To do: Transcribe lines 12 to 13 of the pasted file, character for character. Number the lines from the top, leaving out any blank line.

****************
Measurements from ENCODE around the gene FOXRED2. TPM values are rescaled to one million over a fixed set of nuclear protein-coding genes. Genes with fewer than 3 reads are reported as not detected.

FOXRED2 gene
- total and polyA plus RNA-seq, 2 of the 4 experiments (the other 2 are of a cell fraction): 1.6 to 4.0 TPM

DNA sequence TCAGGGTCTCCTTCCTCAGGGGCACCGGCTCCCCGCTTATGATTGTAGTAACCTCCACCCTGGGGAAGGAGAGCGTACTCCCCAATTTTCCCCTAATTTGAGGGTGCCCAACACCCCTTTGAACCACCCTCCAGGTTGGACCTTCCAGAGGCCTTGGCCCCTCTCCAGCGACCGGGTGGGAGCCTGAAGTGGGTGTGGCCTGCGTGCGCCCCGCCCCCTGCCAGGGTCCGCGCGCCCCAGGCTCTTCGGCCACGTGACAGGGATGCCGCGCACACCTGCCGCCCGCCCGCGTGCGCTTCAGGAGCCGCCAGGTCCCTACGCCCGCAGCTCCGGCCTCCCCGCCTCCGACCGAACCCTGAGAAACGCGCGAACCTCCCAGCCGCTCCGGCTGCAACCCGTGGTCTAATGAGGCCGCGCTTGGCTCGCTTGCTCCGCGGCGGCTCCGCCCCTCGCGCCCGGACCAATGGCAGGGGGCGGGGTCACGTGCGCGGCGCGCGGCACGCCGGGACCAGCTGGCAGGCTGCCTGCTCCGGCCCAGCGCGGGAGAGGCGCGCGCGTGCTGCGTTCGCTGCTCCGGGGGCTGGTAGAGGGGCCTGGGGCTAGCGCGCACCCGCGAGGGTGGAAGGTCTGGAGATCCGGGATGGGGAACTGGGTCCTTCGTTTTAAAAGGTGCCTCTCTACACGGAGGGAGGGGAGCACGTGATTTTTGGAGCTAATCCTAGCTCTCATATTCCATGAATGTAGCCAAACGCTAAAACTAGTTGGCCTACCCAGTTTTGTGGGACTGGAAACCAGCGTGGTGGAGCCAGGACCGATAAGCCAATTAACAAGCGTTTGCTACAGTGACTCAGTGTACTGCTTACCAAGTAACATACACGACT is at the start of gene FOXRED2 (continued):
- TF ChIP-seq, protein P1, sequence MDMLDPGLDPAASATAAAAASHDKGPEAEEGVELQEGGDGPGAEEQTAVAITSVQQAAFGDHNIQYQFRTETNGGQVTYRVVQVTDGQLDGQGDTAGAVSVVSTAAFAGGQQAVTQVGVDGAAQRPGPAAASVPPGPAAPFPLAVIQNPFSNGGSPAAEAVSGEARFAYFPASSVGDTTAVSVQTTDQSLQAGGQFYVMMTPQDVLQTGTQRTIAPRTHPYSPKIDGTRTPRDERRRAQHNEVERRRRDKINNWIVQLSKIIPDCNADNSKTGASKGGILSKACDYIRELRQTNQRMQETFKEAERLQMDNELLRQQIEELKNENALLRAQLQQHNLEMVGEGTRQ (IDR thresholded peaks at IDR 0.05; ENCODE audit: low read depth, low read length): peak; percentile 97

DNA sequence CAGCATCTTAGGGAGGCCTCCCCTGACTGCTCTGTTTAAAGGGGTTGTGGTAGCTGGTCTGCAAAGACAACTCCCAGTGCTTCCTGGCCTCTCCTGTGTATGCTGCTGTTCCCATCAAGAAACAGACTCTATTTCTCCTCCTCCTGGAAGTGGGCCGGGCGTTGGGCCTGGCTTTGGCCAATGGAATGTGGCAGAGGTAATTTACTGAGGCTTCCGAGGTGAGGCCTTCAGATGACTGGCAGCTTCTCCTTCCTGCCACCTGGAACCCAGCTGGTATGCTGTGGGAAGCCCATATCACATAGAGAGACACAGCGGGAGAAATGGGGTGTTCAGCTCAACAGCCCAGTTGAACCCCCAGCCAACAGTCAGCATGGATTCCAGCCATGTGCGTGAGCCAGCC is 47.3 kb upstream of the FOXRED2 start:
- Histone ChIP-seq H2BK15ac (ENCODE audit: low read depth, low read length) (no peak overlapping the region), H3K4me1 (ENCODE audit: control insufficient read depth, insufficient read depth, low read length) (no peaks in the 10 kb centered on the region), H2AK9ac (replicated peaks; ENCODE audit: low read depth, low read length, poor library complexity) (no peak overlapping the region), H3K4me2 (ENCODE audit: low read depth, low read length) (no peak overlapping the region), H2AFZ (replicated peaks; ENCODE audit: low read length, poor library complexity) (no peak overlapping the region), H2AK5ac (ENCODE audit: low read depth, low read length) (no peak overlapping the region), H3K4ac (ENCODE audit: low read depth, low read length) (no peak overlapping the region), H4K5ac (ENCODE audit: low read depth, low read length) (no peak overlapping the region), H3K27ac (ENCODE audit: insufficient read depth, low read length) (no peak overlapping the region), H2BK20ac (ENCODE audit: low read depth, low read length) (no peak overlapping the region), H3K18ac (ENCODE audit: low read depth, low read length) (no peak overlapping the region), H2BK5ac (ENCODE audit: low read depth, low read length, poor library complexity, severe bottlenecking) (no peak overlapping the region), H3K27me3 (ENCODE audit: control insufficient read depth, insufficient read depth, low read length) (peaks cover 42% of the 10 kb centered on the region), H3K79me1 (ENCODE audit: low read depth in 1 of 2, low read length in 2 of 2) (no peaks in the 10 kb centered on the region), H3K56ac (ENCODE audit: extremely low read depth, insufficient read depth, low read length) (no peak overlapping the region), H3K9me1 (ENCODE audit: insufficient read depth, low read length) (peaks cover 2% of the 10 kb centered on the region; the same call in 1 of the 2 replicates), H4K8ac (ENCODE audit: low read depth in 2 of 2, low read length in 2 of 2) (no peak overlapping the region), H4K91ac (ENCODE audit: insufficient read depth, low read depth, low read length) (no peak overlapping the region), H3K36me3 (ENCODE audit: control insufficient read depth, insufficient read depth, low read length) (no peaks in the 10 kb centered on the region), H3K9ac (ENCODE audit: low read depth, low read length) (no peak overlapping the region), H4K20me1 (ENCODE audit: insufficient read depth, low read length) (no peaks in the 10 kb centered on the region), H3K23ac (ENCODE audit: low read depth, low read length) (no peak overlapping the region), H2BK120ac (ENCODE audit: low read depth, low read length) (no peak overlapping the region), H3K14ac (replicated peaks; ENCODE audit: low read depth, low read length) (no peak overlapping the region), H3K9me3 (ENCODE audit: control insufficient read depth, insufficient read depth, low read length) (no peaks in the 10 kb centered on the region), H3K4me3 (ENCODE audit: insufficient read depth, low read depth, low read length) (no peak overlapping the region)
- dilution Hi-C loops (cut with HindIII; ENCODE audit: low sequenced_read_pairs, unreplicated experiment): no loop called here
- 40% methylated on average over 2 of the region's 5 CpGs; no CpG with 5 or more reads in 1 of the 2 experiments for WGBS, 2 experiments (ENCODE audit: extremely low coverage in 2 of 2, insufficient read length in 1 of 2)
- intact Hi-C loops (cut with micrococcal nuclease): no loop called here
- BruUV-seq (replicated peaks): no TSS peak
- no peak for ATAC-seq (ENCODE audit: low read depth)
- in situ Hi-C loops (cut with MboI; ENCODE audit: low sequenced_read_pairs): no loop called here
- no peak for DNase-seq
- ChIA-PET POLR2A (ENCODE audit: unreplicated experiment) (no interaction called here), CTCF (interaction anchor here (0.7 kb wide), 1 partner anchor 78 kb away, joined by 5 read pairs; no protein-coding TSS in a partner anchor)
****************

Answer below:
- no peak for ATAC-seq (ENCODE audit: low read depth)
- in situ Hi-C loops (cut with MboI; ENCODE audit: low sequenced_read_pairs): no loop called here